Home Staging Checklist

You’re finally taking the home into which you’ve poured heart and soul for decades and putting it on the market.  Or, you’re trying to unload an investment property to take advantage of the right opportunity.  In either case, you need to do everything you can to get maximum value for your home.

Sometimes it seems there’s too much to try and control, and you can’t.  There’s nothing you can do about the weather on the day of your open house, for example.  You cannot singlehandedly change the state of the real estate market in your area.  You can’t control the news.

There’s still a lot you can do, however, to present your home to prospective buyers in its best possible light.  Successful staging of your home to make it inviting and welcoming to buyers is not an obscure science. A few guiding principles for staging can ensure that your house “wows ’em” right from the front door.

Your buyer needs to notice your home favorably at the first moment they drive up or walk by the entrance.  Driveways need to be paved and maintained; front lawns need to seeded, weeded and mowed.  Your front door should not creak upon opening or slam upon shutting.  A backyard must be well-maintained and free of clutter or mess.     

Similarly, every room inside should greet, not repel, from its entrance.  A fresh coat of a neutral color will heighten the light in a room as well as give an opportunity to fix wall imperfections.  Furniture should only highlight the room, not overwhelm it; furniture fabrics and bedspreads need to be new-looking and well-made.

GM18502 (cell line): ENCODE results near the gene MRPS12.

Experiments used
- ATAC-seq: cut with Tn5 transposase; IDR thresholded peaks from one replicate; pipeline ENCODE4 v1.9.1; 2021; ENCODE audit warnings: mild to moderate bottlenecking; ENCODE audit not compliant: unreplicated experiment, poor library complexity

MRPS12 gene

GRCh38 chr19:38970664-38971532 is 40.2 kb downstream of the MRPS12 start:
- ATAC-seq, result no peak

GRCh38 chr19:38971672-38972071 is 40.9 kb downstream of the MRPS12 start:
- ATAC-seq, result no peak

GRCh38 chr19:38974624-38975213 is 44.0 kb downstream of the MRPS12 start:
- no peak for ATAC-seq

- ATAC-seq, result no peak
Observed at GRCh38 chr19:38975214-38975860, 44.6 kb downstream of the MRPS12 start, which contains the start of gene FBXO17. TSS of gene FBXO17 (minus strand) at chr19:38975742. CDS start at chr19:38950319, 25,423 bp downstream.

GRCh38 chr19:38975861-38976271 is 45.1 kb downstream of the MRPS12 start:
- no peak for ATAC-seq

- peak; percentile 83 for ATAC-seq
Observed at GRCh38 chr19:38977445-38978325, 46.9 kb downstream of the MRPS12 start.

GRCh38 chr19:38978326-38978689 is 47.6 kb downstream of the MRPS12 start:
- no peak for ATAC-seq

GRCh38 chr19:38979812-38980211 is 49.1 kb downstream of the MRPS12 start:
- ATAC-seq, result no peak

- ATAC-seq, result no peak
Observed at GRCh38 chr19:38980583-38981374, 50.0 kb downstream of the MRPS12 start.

Whatever makes your home unique must be highlighted positively in your staging.  Even the largest window can look sterile without the right treatment to frame its view outside.  Spaces with high ceilings need to have comfortable air circulation.  If you have a finished basement or furnished garage, ensure that those spaces receive the same level of attention as the kitchen.

It’s important to know that this house is no longer yours, and that for all intents and purposes, you no longer live there.  Anything personal or personalized around your house will only serve to alienate the buyer.  Invest in storage of personal or heirloom items.  If your house has been decorated with antiques or one-of-a-kinds, consider also investing in some inexpensive, neutral pieces – have the buyer focus on the house, not its belongings.

Conversely, clean out any room that has served to store misfit pieces or was decorated on the cheap.  Know that buyers will look in the most unlikely of places, if not absolutely everywhere.

To really nail down your staging, take a literal step back – look at your house starting from afar.  Engage friends and relatives to pick apart, if they can, your choices and note what they notice and what impresses them.  For example, you may never notice that you hang your pictures too high until someone tells you.

Alternatively, if you’re overwhelmed with all this detail, and you can afford it, consider hiring a professional stager.

In the end, flattering, tasteful staging of your home inside and out can be a difference-maker.  Why?  Houses where buyers struggle to see a property’s best attributes will suffer in any competitive marketplace.

Well-staged homes, by contrast, will sell more quickly, at closest to desired price because they all but beg the buyer to imagine themselves living inside them, immediately.  Make sure your buyers see what attracted you to your home in the first place.  It’s an effort you won’t regret.

Thank you to Rebecca and my business friends of EZ Storage located at 7425 State Road, Philadelphia, PA 19136 for this guest post on home staging. EZ Storage_full


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